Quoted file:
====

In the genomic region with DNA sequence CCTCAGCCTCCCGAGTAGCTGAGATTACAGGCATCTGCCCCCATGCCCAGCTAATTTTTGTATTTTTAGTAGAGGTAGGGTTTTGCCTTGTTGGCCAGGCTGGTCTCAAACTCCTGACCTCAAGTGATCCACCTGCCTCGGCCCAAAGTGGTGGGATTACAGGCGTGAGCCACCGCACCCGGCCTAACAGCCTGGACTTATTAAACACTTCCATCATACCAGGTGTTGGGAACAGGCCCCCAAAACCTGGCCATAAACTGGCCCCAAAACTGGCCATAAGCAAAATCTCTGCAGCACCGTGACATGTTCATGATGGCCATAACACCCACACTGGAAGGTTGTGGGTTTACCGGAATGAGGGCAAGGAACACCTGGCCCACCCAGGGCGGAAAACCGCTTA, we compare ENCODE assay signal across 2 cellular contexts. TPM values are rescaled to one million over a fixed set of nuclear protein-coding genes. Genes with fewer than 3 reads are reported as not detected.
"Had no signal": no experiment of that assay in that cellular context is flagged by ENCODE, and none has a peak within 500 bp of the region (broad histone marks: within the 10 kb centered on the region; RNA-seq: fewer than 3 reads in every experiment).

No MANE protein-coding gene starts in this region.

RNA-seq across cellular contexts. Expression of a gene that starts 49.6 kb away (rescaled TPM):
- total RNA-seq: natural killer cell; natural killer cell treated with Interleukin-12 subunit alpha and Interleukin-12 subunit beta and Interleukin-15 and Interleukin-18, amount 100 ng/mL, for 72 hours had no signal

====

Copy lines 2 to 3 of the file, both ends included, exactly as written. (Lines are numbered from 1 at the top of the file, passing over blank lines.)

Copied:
"Had no signal": no experiment of that assay in that cellular context is flagged by ENCODE, and none has a peak within 500 bp of the region (broad histone marks: within the 10 kb centered on the region; RNA-seq: fewer than 3 reads in every experiment).

No MANE protein-coding gene starts in this region.